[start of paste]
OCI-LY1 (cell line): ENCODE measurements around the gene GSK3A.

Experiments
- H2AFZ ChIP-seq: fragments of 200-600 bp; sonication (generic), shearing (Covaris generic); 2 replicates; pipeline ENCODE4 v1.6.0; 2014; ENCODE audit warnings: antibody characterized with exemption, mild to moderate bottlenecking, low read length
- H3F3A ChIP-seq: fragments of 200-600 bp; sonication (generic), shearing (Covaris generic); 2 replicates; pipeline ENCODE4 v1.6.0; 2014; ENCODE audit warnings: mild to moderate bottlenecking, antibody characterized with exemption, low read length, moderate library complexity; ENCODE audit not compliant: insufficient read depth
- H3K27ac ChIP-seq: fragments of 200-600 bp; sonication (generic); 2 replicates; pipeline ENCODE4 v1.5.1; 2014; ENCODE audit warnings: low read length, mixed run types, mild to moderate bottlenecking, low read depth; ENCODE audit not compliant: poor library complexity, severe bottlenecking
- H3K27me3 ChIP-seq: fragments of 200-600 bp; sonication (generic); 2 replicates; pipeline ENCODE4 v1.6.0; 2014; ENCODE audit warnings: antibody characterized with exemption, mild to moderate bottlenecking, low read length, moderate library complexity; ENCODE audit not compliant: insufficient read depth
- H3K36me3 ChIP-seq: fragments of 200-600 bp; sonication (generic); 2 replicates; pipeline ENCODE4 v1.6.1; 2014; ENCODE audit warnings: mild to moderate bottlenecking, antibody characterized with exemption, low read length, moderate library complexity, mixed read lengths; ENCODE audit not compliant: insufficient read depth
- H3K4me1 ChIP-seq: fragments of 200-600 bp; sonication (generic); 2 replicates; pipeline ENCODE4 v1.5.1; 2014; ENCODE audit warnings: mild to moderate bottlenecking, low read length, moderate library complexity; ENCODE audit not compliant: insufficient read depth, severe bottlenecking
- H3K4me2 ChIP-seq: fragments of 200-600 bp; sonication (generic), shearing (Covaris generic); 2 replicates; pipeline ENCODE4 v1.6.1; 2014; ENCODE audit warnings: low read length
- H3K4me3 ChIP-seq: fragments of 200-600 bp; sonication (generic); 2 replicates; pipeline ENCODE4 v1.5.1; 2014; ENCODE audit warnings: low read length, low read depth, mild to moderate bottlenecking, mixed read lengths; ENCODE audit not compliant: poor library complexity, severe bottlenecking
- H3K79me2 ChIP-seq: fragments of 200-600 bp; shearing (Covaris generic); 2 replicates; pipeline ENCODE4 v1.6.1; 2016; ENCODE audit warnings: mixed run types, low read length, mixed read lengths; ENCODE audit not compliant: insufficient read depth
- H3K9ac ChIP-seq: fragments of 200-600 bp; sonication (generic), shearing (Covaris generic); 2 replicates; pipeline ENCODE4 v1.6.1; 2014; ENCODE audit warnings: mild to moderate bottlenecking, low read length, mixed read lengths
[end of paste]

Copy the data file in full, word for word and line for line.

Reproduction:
OCI-LY1 (cell line): ENCODE measurements around the gene GSK3A.

Experiments
- H2AFZ ChIP-seq: fragments of 200-600 bp; sonication (generic), shearing (Covaris generic); 2 replicates; pipeline ENCODE4 v1.6.0; 2014; ENCODE audit warnings: antibody characterized with exemption, mild to moderate bottlenecking, low read length
- H3F3A ChIP-seq: fragments of 200-600 bp; sonication (generic), shearing (Covaris generic); 2 replicates; pipeline ENCODE4 v1.6.0; 2014; ENCODE audit warnings: mild to moderate bottlenecking, antibody characterized with exemption, low read length, moderate library complexity; ENCODE audit not compliant: insufficient read depth
- H3K27ac ChIP-seq: fragments of 200-600 bp; sonication (generic); 2 replicates; pipeline ENCODE4 v1.5.1; 2014; ENCODE audit warnings: low read length, mixed run types, mild to moderate bottlenecking, low read depth; ENCODE audit not compliant: poor library complexity, severe bottlenecking
- H3K27me3 ChIP-seq: fragments of 200-600 bp; sonication (generic); 2 replicates; pipeline ENCODE4 v1.6.0; 2014; ENCODE audit warnings: antibody characterized with exemption, mild to moderate bottlenecking, low read length, moderate library complexity; ENCODE audit not compliant: insufficient read depth
- H3K36me3 ChIP-seq: fragments of 200-600 bp; sonication (generic); 2 replicates; pipeline ENCODE4 v1.6.1; 2014; ENCODE audit warnings: mild to moderate bottlenecking, antibody characterized with exemption, low read length, moderate library complexity, mixed read lengths; ENCODE audit not compliant: insufficient read depth
- H3K4me1 ChIP-seq: fragments of 200-600 bp; sonication (generic); 2 replicates; pipeline ENCODE4 v1.5.1; 2014; ENCODE audit warnings: mild to moderate bottlenecking, low read length, moderate library complexity; ENCODE audit not compliant: insufficient read depth, severe bottlenecking
- H3K4me2 ChIP-seq: fragments of 200-600 bp; sonication (generic), shearing (Covaris generic); 2 replicates; pipeline ENCODE4 v1.6.1; 2014; ENCODE audit warnings: low read length
- H3K4me3 ChIP-seq: fragments of 200-600 bp; sonication (generic); 2 replicates; pipeline ENCODE4 v1.5.1; 2014; ENCODE audit warnings: low read length, low read depth, mild to moderate bottlenecking, mixed read lengths; ENCODE audit not compliant: poor library complexity, severe bottlenecking
- H3K79me2 ChIP-seq: fragments of 200-600 bp; shearing (Covaris generic); 2 replicates; pipeline ENCODE4 v1.6.1; 2016; ENCODE audit warnings: mixed run types, low read length, mixed read lengths; ENCODE audit not compliant: insufficient read depth
- H3K9ac ChIP-seq: fragments of 200-600 bp; sonication (generic), shearing (Covaris generic); 2 replicates; pipeline ENCODE4 v1.6.1; 2014; ENCODE audit warnings: mild to moderate bottlenecking, low read length, mixed read lengths